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dc.contributor.authorPerlinski, A. T.
dc.contributor.authorPaige, G. B.
dc.contributor.authorMcClaran, M. P.
dc.date.accessioned2021-03-08T18:42:21Z
dc.date.available2021-03-08T18:42:21Z
dc.date.issued2014-03
dc.identifier.citationPerlinski, A. T., Paige, G. B., & McClaran, M. P. (2014). Evaluating a state-and-transition model using a long-term dataset. Rangeland Ecology & Management, 67(2), 173–182.
dc.identifier.issn0022-409x
dc.identifier.doi10.2111/REM-D-12-00036.1
dc.identifier.urihttp://hdl.handle.net/10150/657016
dc.description.abstractState-and-transition models (STMs) are used in natural resource management to describe ecological site scale response to natural and anthropogenic disturbances. STMs are primarily based for expert opinion and literature reviews, lacking analytical testing to support vegetation community dynamics, thresholds, and state changes. We developed a unique approach, combining ordination and permutation MANOVA (perMANOVA) with raw data interpretation, to examine vegetation data structure and identify thresholds for a STM. We used a long-term monitoring dataset for an ecological site on the Santa Rita Experimental Range, Arizona. Basal cover of perennial grasses and canopy cover of shrubs and cacti were measured on permanent transects beginning in 1957. Data were grouped by drivers identified by the STM including species invasion, grazing, drought, and mesquite treatment. Ordination by nonmetric multidimensional scaling described the structure of the data. PerMANOVA was used to test for differences between groups of sample units. Analyses of combined key species (Lehmann's lovegrass and mesquite Prosopis velutina Woot.") and nonkey species patterns demonstrated an irreversible transition and occurrence of a structural threshold due to Lehmann's lovegrass invasion, as well as a short-term reversible transition (restoration pathway) following mesquite treatment. Sensitivity analysis, in which key species were removed from the dataset, showed that the relative composition of nonkey species did not differ between states previously defined by the key species. This apparent disconnect between dynamics of key and nonkey species may be related to changes in the functional attributes that were not monitored during this time series. Our analyses suggest that, for this ecological site, transition to a Lehmann's lovegrass state occurs when basal cover of this species exceeds 1-2%, which often occurs within 6 yr of its arrival. Evaluation of the restoration pathway showed a recrossing of the threshold within 6 yr of treatment and when mesquite canopy cover exceeded 10%. © 2014 The Society for Range Management.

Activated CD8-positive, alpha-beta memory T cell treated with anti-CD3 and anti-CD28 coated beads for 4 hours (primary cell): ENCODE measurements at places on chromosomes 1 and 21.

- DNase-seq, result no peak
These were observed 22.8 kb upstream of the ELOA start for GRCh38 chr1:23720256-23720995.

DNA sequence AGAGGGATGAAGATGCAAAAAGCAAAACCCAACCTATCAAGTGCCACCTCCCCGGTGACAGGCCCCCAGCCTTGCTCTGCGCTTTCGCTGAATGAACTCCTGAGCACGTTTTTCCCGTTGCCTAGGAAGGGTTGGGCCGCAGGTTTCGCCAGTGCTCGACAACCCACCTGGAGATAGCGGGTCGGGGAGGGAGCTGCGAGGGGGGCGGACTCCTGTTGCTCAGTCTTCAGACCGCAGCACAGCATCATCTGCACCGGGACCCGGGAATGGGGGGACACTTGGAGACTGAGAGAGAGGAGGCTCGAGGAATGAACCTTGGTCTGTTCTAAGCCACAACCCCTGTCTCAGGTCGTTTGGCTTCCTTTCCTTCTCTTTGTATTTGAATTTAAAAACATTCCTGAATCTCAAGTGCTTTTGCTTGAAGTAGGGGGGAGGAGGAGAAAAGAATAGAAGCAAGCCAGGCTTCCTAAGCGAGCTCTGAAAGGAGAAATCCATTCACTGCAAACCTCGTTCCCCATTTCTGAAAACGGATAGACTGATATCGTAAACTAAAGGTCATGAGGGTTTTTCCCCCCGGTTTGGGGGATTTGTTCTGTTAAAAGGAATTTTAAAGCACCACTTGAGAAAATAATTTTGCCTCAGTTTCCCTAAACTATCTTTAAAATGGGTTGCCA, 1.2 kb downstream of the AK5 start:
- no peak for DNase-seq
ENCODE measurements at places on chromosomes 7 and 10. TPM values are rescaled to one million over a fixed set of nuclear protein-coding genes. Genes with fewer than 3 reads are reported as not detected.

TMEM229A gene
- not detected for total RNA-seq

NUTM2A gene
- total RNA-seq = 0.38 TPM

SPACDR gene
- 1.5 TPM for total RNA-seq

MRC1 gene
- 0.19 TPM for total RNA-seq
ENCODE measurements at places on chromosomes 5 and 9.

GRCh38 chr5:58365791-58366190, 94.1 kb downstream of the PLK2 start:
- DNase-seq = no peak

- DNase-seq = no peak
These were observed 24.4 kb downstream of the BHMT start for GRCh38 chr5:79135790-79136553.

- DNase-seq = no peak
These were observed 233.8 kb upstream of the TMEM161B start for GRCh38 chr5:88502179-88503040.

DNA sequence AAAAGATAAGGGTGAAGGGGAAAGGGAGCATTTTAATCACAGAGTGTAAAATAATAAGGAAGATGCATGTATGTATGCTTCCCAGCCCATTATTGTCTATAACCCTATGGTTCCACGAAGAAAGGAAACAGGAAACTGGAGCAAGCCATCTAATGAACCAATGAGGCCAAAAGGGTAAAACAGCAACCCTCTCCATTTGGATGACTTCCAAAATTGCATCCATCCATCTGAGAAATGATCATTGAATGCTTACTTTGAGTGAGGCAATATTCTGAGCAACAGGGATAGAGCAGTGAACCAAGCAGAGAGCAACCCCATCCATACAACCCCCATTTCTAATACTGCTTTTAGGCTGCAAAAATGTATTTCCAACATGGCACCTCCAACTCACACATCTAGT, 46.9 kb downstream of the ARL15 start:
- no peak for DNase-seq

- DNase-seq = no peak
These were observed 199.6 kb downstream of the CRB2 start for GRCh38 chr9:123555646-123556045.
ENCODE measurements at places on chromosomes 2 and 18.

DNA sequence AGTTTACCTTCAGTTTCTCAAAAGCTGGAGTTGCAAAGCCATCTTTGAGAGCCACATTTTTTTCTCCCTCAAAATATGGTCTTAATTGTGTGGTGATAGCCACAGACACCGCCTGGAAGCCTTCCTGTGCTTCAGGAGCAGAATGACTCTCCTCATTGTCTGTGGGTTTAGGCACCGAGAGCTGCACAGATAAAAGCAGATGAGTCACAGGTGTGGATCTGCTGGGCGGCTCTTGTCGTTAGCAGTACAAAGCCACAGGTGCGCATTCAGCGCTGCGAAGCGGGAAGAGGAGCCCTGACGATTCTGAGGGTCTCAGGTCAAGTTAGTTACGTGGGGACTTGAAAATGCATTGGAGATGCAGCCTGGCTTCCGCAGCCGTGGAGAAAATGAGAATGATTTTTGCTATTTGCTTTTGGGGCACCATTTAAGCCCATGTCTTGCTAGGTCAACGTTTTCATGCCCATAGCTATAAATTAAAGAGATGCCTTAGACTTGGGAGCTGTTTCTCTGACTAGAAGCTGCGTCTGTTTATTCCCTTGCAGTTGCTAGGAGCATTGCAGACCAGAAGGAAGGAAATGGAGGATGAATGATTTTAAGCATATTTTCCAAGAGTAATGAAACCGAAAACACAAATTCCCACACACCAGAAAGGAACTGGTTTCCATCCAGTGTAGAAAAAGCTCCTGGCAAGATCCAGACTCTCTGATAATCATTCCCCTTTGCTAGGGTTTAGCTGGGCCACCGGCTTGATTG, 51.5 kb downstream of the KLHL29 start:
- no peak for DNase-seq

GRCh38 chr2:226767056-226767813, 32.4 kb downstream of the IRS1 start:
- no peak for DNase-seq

dc.language.isoen
dc.publisherSociety for Range Management
dc.relation.urlhttps://rangelands.org/
dc.rightsCopyright © Society for Range Management.
dc.rights.urihttp://rightsstatements.org/vocab/InC/1.0/
dc.subjectEcological site
dc.subjectNonmetric multidimensional scaling
dc.subjectPermutation multivariate analysis of variance
dc.subjectThresholds
dc.titleEvaluating a state-and-transition model using a long-term dataset
dc.typeArticle
dc.typetext
dc.identifier.journalRangeland Ecology & Management
dc.description.collectioninformationThe Rangeland Ecology & Management archives are made available by the Society for Range Management and the University of Arizona Libraries. Contact lbry-journals@email.arizona.edu for further information.
dc.eprint.versionFinal published version
dc.source.journaltitleRangeland Ecology & Management
dc.source.volume67
dc.source.issue2
dc.source.beginpage173
dc.source.endpage182
refterms.dateFOA2021-03-08T18:42:21Z


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